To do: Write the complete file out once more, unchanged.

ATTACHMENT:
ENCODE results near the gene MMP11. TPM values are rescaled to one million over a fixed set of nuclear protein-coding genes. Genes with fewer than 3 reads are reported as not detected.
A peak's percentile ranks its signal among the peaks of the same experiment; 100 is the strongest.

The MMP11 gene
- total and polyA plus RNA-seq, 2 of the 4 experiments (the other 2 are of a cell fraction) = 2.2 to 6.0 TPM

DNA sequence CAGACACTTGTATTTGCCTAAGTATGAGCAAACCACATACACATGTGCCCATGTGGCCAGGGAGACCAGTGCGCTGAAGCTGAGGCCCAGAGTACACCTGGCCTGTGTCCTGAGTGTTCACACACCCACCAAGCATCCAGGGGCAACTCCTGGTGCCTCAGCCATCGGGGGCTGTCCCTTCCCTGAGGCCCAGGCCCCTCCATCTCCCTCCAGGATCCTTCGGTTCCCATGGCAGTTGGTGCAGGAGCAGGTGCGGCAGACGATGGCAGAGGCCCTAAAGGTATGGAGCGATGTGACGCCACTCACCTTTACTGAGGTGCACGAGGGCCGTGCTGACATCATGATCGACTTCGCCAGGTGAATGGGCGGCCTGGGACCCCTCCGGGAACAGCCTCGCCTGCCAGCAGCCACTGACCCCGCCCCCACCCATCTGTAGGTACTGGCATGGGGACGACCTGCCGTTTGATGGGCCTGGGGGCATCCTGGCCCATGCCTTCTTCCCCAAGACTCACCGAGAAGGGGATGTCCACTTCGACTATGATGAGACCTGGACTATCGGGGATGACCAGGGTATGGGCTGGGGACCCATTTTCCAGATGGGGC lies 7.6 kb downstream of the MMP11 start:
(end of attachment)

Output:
ENCODE results near the gene MMP11. TPM values are rescaled to one million over a fixed set of nuclear protein-coding genes. Genes with fewer than 3 reads are reported as not detected.
A peak's percentile ranks its signal among the peaks of the same experiment; 100 is the strongest.

The MMP11 gene
- total and polyA plus RNA-seq, 2 of the 4 experiments (the other 2 are of a cell fraction) = 2.2 to 6.0 TPM

DNA sequence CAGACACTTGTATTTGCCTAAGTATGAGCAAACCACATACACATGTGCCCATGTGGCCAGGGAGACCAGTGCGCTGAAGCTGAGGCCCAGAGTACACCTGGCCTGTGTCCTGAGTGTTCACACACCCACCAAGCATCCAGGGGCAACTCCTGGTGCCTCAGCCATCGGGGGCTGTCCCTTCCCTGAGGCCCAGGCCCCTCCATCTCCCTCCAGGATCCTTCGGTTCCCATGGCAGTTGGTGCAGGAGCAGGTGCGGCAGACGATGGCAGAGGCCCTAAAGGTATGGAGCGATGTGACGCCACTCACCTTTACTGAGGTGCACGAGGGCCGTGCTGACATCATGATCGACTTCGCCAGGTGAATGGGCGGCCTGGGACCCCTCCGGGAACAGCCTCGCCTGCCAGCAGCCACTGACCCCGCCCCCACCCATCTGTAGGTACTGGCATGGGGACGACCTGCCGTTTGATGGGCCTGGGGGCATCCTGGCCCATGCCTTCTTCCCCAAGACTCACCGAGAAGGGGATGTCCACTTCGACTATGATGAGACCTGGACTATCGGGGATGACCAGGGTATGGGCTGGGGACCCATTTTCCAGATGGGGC lies 7.6 kb downstream of the MMP11 start: